Before starting, you will need to know what you want to do with Python. Are you creating script for processing files (batch jobs)? Are you creating scripts to enhance your website? Are you planning on building desktop apps (you can). Are you planning on building Mobile Apps (you CAN)? Database apps? You certainly can. However, before downloading and installing anything, please do some planning and read this article.
How Python Works
Very Basically, Python is an interpreted language. This means that your script files (written with good python code) are loaded into a compiler, along with the essential library files when the program is run. The actual compiler varies from operating system to operating system. Thus, your program will run on MacOS/OS X, Linux, iOS, Android and something else (I forget the name of that other OS). Thus, any UI elements that you use will be rendered to work on the destination OS. That means the dropdown list you added to your program will look slightly different on Windows (that’s it!), than on Linux, but they will behave the same way.
Basic Python and Idle for Learning
The natural inclination is just go to the Python website and download the basic Python files and Idle (if your flavor of Linux probably already has it installed). With some planning, you can have multiple versions of Python installed in various environments (sometimes called virtual environments). You should be aware that it can get a bit messy, so you may want to have your IDE (Integrated Development Environment) manage these environments for you, but you may not want to do this at this time.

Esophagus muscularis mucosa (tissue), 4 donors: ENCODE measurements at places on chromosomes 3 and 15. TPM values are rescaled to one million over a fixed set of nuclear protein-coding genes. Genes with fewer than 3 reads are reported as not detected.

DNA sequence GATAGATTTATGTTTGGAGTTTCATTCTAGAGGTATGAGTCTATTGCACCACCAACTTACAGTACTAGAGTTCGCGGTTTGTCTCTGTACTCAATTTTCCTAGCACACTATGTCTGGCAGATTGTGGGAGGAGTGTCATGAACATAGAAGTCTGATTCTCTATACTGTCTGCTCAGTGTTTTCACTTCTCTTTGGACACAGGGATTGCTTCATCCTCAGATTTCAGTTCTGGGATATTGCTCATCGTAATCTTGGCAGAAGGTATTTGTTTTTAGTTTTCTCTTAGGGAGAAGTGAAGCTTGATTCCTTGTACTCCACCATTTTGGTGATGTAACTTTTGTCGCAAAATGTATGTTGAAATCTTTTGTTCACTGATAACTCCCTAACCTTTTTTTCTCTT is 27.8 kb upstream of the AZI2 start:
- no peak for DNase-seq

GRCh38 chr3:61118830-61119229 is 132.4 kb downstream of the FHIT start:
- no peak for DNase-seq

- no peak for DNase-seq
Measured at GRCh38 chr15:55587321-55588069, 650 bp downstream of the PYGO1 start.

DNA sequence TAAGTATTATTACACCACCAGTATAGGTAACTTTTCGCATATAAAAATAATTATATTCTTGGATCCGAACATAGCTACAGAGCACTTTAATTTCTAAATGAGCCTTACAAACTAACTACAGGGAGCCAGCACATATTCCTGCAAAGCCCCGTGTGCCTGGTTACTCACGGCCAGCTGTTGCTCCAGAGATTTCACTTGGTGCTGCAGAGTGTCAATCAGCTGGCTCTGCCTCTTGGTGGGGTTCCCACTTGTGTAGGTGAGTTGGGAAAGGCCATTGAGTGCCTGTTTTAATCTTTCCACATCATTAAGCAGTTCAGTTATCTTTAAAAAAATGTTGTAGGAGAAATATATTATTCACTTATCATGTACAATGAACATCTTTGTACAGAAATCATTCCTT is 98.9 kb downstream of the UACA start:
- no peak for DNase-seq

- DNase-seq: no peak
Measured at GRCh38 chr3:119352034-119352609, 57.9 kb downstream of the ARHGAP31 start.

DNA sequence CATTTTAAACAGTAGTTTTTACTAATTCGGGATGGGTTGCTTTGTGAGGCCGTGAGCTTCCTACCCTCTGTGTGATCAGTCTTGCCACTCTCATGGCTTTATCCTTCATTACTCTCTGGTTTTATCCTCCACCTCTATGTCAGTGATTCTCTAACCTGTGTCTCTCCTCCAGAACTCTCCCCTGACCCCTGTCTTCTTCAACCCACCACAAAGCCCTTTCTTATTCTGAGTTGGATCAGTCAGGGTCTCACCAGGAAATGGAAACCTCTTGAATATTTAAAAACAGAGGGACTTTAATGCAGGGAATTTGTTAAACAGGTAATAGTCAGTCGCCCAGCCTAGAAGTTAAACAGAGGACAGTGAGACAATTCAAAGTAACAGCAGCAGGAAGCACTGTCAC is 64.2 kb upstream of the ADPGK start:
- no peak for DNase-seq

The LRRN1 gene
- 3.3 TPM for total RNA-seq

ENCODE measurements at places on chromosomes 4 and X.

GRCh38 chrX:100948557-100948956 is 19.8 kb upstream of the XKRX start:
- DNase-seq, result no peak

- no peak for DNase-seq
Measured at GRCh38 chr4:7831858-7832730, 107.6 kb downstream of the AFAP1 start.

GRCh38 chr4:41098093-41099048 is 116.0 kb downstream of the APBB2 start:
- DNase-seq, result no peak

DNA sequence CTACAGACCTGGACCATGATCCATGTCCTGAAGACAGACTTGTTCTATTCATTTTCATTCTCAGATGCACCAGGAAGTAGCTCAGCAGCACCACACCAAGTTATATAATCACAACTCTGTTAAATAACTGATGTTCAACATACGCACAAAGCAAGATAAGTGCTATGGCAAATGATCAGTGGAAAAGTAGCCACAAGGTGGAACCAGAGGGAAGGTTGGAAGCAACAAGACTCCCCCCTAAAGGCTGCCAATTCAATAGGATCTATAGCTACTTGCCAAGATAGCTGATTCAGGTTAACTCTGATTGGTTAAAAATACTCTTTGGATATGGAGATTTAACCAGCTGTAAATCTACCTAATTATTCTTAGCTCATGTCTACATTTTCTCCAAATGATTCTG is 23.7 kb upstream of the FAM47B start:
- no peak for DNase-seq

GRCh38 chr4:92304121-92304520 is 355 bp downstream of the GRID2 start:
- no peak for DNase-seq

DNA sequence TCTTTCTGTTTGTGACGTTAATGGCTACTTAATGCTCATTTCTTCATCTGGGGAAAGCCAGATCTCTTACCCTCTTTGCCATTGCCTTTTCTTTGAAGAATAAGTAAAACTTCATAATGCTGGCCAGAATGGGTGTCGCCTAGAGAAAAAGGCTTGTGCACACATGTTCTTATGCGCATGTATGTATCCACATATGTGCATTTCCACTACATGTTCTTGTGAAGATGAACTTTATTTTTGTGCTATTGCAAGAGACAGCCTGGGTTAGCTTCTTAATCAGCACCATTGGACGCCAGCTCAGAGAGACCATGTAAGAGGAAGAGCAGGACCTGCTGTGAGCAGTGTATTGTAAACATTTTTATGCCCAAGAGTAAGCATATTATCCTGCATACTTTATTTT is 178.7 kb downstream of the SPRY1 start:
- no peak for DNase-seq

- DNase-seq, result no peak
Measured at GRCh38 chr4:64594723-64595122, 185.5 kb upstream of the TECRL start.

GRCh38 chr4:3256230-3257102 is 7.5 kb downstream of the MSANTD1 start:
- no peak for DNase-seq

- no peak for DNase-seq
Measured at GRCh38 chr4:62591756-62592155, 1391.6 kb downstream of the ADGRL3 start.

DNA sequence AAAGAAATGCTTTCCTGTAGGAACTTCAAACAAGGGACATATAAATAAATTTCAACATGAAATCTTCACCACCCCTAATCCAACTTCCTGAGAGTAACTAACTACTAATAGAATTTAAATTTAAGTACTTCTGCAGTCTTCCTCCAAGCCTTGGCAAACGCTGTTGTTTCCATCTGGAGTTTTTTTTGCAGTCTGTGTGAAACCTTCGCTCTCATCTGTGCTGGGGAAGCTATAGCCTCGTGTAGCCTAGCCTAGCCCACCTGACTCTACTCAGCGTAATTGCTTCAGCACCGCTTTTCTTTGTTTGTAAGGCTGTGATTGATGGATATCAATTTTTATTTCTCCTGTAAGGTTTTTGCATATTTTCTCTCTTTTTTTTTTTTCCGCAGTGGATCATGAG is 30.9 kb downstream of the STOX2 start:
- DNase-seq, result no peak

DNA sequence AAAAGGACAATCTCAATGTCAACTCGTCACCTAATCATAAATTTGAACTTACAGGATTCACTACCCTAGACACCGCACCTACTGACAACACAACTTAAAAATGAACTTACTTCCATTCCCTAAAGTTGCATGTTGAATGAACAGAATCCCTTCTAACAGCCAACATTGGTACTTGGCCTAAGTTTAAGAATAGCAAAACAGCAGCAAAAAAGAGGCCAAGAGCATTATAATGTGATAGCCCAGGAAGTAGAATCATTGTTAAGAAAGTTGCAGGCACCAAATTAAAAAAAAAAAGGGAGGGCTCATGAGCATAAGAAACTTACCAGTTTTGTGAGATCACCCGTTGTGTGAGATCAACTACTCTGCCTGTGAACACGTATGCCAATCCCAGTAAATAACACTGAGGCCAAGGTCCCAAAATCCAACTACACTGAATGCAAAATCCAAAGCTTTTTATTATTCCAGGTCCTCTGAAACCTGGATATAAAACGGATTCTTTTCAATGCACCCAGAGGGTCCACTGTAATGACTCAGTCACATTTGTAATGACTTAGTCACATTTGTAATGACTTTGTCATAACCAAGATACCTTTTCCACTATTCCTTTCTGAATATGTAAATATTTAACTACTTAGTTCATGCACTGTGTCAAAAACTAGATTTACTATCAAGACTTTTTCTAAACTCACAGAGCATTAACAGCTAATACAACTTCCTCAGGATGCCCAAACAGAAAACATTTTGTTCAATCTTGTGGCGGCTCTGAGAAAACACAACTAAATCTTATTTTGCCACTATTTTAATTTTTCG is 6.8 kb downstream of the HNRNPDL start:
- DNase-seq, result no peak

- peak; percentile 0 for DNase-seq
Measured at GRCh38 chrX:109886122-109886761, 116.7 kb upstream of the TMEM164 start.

Let’s check if you have python installed.
My system told me that I have Python 3.8.10. However, Python is currently on 3.10.1, and you can update it by typing
sudo apt-get update sudo apt-get install python3.10
Obviously, if you are going to do the minimalist approach, you will use Idle (the Python Editor that comes with Python) or a text editor and launch your programs manually with the Python command. But why? There are so many better ways to do this. I know so many dedicated people who say your not using Linux unless you do everything in the command line. I say the Nay. We want to use Linux to make our lives easier, not harder.
Integrated Development Environments for Python
Most IDE environments will support Python, and that should make your development process a little better. I am thinking of Eclipse (PyDev), CodeLobster and a multitude of others. They are good for getting started, but one of Python’s biggest advantages is also a millstone of sorts. These are the Libraries you can use. This is preexisting code containing Objects and methods (code). For example, let’s get back to the dropdown list. You don’t need to write the coded needed to design and create from scratch your dropdown list. You just import the library you need (from the very many available), and then create an object based upon the imported class.
This is a lot to manage, and a lot to remember. Fortunately, good IDE’s have something called code hinting. This means that when you start typing, suggested code based on your keystrokes will pop-up. This really, really helps. A Lot! Again, many people will say that if you cannot program in a Text Editor, you’re not really a programmer. Well, that may be true, but that doesn’t mean you cannot create a program.
The importance of Virtual Environments